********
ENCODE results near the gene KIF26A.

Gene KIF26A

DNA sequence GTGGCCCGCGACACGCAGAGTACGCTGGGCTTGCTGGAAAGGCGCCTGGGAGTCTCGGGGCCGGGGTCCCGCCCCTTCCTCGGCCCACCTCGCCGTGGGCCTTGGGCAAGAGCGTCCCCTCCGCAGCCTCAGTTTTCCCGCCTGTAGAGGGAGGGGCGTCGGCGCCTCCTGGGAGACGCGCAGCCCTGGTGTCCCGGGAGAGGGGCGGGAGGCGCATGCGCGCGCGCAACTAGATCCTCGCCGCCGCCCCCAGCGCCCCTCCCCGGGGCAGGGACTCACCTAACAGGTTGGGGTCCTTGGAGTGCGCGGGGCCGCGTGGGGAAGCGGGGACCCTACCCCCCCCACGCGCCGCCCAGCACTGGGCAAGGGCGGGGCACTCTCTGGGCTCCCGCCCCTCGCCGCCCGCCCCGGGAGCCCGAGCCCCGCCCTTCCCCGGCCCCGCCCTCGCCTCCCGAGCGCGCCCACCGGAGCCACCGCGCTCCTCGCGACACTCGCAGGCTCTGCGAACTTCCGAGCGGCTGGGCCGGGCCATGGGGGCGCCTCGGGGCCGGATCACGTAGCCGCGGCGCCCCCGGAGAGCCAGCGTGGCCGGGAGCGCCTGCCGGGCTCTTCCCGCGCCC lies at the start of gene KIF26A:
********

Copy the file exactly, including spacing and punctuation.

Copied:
ENCODE results near the gene KIF26A.

Gene KIF26A

DNA sequence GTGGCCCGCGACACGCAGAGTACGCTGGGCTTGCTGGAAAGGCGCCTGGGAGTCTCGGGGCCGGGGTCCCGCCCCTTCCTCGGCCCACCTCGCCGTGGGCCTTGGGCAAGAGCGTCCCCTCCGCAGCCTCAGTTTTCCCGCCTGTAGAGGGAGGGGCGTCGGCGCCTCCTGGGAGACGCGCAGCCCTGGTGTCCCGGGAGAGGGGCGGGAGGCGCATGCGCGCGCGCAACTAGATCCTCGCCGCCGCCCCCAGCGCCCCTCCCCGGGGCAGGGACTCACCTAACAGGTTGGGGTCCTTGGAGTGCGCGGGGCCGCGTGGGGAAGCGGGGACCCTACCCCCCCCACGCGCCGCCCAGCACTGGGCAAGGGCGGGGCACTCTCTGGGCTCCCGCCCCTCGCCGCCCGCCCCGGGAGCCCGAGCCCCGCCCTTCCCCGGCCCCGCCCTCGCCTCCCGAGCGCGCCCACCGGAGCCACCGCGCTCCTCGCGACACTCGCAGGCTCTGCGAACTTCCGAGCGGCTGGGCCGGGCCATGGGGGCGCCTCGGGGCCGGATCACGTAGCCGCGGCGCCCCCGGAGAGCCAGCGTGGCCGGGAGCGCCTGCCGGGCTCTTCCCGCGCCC lies at the start of gene KIF26A: